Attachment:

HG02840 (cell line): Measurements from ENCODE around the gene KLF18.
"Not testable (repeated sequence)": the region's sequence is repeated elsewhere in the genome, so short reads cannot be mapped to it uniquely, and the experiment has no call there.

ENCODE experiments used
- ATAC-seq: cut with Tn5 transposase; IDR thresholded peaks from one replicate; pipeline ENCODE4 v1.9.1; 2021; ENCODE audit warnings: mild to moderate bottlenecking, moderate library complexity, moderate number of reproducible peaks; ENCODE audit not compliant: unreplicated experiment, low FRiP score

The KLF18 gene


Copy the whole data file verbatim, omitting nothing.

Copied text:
HG02840 (cell line): Measurements from ENCODE around the gene KLF18.
"Not testable (repeated sequence)": the region's sequence is repeated elsewhere in the genome, so short reads cannot be mapped to it uniquely, and the experiment has no call there.

ENCODE experiments used
- ATAC-seq: cut with Tn5 transposase; IDR thresholded peaks from one replicate; pipeline ENCODE4 v1.9.1; 2021; ENCODE audit warnings: mild to moderate bottlenecking, moderate library complexity, moderate number of reproducible peaks; ENCODE audit not compliant: unreplicated experiment, low FRiP score

The KLF18 gene